In this issue, the Northern Trust economics team explores the challenges facing Ireland in Brexit, the continuing demand for eurozone debt, and wage growth within U.S. states.
We've updated this series to include this week's release of the Consumer Price Index as the deflator and the March monthly update. The latest hypothetical real (inflation-adjusted) annual earnings are at $37,778, down 13.0% from 45 years ago.
Monday’s monster stock selloff is exhibit A for why I frequently recommend a 10 percent weighting in gold, with 5 percent in bullion and jewelry, the other 5 percent in high-quality gold stocks, mutual funds and ETFs.
I believe these forces behind the fear trade will only intensify in 2018. With inflation finally showing green shoots and President Donald Trump’s $1.5 trillion tax reform law expected to increase deficit spending, this year could provide the right conditions to spur gold prices higher.
Our stable of investment strategies at HWM has never been more diversified than it is today. In the last few years, we have significantly expanded the scope of the investments we recommend, including several successful strategies that do not involve stocks or bonds.
One word that could describe Donald Trump's unexpected ascendancy to the presidency is – "revolt." Revolt against the "establishment." Revolt against the "status quo."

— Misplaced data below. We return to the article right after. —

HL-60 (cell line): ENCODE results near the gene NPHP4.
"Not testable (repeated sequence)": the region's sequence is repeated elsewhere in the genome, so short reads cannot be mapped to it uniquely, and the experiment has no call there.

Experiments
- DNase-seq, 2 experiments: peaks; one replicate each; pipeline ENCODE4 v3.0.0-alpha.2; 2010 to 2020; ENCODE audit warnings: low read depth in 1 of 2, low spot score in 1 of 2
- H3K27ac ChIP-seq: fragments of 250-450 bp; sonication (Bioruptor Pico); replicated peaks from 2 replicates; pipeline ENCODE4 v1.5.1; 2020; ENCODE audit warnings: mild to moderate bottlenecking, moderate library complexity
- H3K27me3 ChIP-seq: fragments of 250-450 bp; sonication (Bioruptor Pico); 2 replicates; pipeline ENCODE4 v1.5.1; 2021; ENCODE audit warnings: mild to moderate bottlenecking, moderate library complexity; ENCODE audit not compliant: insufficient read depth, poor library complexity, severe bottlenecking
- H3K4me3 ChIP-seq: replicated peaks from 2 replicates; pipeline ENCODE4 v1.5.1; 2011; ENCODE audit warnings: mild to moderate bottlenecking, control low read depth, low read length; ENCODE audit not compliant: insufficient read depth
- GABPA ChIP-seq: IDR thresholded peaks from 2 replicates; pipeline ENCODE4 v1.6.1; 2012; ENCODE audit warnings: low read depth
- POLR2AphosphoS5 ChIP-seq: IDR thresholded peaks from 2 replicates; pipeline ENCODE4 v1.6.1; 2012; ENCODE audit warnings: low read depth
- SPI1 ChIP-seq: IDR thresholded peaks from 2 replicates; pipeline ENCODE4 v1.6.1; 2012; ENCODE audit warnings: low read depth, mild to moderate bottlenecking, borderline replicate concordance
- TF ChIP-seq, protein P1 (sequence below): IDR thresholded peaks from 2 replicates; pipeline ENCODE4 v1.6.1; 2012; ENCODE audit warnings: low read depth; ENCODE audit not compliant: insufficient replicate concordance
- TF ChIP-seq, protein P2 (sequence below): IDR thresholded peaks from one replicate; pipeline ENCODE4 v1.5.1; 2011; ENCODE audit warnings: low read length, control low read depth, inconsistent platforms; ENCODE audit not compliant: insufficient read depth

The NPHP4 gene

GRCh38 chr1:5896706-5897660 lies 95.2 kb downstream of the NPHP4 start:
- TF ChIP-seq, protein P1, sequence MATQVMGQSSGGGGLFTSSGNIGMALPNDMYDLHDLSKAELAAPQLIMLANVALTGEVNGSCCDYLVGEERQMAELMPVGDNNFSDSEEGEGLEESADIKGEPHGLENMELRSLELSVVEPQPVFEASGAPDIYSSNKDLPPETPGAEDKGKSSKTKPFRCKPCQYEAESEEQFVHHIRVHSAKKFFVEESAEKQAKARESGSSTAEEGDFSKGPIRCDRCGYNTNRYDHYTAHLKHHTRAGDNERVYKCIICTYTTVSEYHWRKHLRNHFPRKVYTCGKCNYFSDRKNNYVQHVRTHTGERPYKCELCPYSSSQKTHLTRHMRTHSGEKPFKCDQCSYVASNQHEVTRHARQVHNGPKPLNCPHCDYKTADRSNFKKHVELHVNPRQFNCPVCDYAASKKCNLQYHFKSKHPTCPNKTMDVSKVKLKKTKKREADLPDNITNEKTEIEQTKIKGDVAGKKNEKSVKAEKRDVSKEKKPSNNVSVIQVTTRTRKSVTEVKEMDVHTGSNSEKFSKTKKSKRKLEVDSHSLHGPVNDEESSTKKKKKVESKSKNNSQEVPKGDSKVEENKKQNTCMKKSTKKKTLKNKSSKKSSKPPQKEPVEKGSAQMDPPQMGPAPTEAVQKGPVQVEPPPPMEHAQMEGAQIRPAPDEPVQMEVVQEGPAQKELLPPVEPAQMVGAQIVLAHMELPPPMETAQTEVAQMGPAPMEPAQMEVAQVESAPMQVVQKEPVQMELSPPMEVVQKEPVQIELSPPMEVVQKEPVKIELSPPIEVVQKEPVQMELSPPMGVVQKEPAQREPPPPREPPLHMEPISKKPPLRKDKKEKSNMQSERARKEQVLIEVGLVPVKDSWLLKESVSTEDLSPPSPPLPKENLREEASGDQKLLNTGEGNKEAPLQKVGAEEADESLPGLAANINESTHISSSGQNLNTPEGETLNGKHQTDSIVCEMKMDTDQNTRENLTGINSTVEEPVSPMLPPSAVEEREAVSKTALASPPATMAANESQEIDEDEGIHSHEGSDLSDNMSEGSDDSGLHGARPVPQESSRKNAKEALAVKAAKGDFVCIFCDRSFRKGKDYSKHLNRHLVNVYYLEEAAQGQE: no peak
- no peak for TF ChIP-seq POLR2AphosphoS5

Today I’ll give you some quick thoughts on the just-issued November jobs report, then take a deeper look at the automation problem/opportunity.
“Most people get interested in stocks when everyone else is,” Warren Buffett famously said. “The time to get interested is when no one else is.” The same logic applies to Christmas decorations, gold and mining stocks.
A helpful way to look at inflation is the changing cost of a typical Thanksgiving dinner for 10 people. For the second straight year, the cost actually declined from the previous year’s holiday, according to the American Farm Bureau Federation (AFBF). This year’s feast, including staples such as turkey, rolls, sweet potatoes and more, fell $0.75 to a five-year low of $49.12. On an inflation-adjusted basis, that’s down more than $10 from 30 years ago. The turkey alone cost about 1.6 percent less than last year.
Retirees were likely quite excited to see news that their Social Security benefits are set to rise in 2018. Gail Buckner, CFP, our personal retirement and financial planning strategist, says of course that’s a welcome development. However, she points out the 2% increase still leaves many Americans far short of what they are likely to need to meet expenses.